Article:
STOP! This May Be The Most Important Information that You’ve Read Lately…Read On To Discover How You Could be Entitled to monetary compensation from $2,000.00 to $20,000.00 or more!
... Even if you have already lost your home to Foreclosure, you may still be eligible for compensation. Just take 2 minutes to find out how today…
If you have been involved with a short sale transaction or loan modification between November 2013-Present, you may be entitled to a monetary award whether you were successful in obtaining the short sale or loan modification or not. Due to recent legislation with the Dodd-Frank Act, we have identified major violations that lenders and servicers have committed against homeowners who have attempted to get help or are currently trying to get help. Whether you were successful on completing the short sale and/or modification, or even if the home was lost to foreclosure, you still could be owed money!!!!!
Here are some basic violations that you may be compensated for:
Repeated phone calls with no response from the lender
Faxing documents that were repeatedly lost
Losing buyers due to endless delays during short sale process
Banks continually pursuing foreclosure action while you were in the process of negotiations
While the Dodd Frank Act can’t undo what has been done, it does allow for some level of financial relief. For every incident we identify, you and the homeowner could receive up to $2000 per violation. In most cases homeowners were violated up to 5 times.
Our audit questionnaire is used to help find CFPB violations, that will help create an actionable lawsuit for you or your attorney to use. If a loss mitigation file was under review any time after January 9, 2014, servicers are required to follow strict guidelines mandated by the CFPB via DODD-FRANK ACT. If the servicer violated any of these guidelines, homeowners are entitled to monetary awards up to $2,000 per violation, regardless of the current status or final outcome. Contact us to learn more, or to submit CFPB Audit file to be be reviewed for eligibility.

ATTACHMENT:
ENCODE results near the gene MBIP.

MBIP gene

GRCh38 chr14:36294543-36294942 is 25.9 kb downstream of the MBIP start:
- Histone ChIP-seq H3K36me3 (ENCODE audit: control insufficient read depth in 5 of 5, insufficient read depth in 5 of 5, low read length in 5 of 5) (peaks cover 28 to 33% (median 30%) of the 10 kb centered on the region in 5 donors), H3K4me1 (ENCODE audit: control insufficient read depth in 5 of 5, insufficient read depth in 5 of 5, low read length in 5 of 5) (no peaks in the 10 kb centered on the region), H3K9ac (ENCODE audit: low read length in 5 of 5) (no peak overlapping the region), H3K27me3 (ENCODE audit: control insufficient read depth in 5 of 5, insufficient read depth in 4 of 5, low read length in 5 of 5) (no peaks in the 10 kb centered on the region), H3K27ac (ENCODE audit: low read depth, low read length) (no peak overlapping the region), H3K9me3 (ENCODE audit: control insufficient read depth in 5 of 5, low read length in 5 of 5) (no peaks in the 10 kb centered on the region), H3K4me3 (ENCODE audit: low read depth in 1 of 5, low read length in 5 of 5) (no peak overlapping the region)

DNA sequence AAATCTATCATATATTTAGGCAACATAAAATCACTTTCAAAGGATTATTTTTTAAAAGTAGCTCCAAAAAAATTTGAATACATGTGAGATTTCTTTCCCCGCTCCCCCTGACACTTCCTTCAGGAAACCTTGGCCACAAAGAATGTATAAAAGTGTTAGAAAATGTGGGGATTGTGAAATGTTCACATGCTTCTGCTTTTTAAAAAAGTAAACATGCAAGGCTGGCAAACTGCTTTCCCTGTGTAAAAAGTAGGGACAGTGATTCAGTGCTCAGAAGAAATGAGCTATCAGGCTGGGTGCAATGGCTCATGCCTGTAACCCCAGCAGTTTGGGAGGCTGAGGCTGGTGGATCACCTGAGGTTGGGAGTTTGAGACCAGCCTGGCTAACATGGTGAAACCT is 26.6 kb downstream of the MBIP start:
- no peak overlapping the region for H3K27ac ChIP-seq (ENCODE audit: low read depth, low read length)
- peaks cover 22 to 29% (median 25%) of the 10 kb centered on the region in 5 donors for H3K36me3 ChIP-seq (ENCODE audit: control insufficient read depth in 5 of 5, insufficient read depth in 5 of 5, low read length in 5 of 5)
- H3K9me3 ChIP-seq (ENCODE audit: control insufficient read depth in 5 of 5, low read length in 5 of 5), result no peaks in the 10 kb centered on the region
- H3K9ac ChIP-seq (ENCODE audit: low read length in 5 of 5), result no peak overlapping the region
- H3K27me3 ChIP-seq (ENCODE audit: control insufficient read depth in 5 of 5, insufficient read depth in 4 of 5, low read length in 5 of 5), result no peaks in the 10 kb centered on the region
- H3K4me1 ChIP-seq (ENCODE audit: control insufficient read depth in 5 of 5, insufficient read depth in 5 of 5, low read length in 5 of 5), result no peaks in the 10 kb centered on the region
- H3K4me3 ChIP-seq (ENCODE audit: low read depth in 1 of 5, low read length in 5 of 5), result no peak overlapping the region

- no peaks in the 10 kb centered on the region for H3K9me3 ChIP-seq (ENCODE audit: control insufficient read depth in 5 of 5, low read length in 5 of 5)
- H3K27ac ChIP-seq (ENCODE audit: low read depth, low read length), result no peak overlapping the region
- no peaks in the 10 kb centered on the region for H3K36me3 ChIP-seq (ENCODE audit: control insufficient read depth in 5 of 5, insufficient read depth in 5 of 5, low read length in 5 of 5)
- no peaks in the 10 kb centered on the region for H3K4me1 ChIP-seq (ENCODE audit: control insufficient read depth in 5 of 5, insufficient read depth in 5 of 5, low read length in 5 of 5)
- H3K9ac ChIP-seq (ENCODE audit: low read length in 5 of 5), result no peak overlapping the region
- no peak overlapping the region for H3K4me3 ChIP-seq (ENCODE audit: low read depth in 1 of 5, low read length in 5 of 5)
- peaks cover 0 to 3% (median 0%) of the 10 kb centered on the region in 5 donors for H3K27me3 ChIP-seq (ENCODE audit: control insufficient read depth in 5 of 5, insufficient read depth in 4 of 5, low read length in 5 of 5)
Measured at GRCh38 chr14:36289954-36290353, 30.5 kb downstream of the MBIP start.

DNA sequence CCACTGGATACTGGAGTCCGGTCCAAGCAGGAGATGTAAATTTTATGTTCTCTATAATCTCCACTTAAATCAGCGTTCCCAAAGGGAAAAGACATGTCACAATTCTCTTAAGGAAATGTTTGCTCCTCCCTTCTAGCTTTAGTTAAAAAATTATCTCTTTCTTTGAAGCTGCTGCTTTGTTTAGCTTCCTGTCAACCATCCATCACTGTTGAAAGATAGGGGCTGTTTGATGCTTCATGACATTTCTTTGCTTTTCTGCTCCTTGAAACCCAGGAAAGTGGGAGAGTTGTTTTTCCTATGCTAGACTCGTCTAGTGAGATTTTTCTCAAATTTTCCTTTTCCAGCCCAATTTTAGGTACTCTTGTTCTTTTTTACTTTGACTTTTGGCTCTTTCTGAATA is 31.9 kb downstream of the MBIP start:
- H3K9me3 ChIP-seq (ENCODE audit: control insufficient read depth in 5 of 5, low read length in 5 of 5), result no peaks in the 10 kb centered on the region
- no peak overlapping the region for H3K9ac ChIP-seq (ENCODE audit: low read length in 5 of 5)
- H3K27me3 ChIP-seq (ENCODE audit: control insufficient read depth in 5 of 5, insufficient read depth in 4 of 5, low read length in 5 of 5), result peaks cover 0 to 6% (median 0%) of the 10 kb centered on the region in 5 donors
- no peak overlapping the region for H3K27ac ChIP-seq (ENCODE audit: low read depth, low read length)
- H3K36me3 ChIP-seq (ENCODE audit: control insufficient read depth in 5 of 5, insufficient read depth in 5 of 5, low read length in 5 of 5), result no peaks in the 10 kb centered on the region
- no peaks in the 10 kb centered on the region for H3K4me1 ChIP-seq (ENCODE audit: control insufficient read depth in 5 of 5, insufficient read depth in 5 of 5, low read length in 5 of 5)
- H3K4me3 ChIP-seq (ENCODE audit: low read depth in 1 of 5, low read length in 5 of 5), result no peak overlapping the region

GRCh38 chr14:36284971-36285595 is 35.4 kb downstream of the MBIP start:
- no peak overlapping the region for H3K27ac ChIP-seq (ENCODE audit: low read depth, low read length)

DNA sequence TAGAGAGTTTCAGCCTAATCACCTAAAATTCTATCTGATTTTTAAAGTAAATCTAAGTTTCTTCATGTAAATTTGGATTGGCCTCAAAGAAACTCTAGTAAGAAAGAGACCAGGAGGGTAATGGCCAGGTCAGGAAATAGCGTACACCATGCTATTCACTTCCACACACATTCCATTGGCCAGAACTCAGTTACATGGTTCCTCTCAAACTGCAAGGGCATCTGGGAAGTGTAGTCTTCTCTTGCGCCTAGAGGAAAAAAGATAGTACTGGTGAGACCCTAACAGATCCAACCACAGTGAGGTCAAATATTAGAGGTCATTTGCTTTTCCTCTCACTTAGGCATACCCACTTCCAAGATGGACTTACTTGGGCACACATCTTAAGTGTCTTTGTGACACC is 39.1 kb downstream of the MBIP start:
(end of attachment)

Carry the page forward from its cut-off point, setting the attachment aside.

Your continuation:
John Doe vs. Bank of America* Examples of the violations of Regulation Z, and 12 C.F.R. § 1024.41 are as follows: A complete package was submitted to the bank and they did not respond in writing within the 5 day allotted time frame. The bank also repeatedly requested documentation that was previously sent to them. They also continued with the foreclosure process while a loss mitigation package was under review which is duel tracking. Once a complete package is received by the bank they have 30 days to review it and either approve or deny the request. Unfortunately, Bank of America did not follow this protocol and took over 2 months to make a decision which was a violation. Due to the multiple violations committed by Bank of America John Doe was awarded $12,455. The process took 4 months from start to finish.
Jane Doe vs. Ocwen* Examples of the violations of Regulation Z, and 12 C.F.R. § 1024.41 are as follows: A complete package was submitted to the bank and they did respond in writing within the 5 day allotted time frame, but the 5 day letter was noncompliant. The letter only stated the package was received. In order for the letter to be compliant it must say whether the package was complete or incomplete. If the package is incomplete it must state the documents that are missing for the bank to review the file. The bank also foreclosed on the property while the loss mitigation package was in review which is a major violation. The bank did rescind the sale and approved the modification, but the approval was done outside the 30 day allotted time frame. Jane Doe was awarded $10,000 for the violations committed against her. Due to all the documentation being provided in a timely manner, this process only took less than 3 months to complete.
John Doe vs. Wells Fargo John was in a short sale negotiation with Wells Fargo. Once the file was submitted to the bank they did not respond within the 5 day time frame. The bank did approve the price at $140,000 but continued to request more and more documentation from the homeowner. Subsequently, the bank prolonged the process for about 4 months which ultimately forced the buyer to walk away from the deal. The seller found another buyer for the property. This process did run a little smoother, but the bank still committed violations during this process as well. The property eventually sold and the homeowner was awarded $14,000 by the bank due to the violations committed during both short sale negotiations. This process took 4 months to complete once the file was submitted in federal court.
* Most of these cases have a Gag Order, prohibiting the parties to discuss the settlement with the public.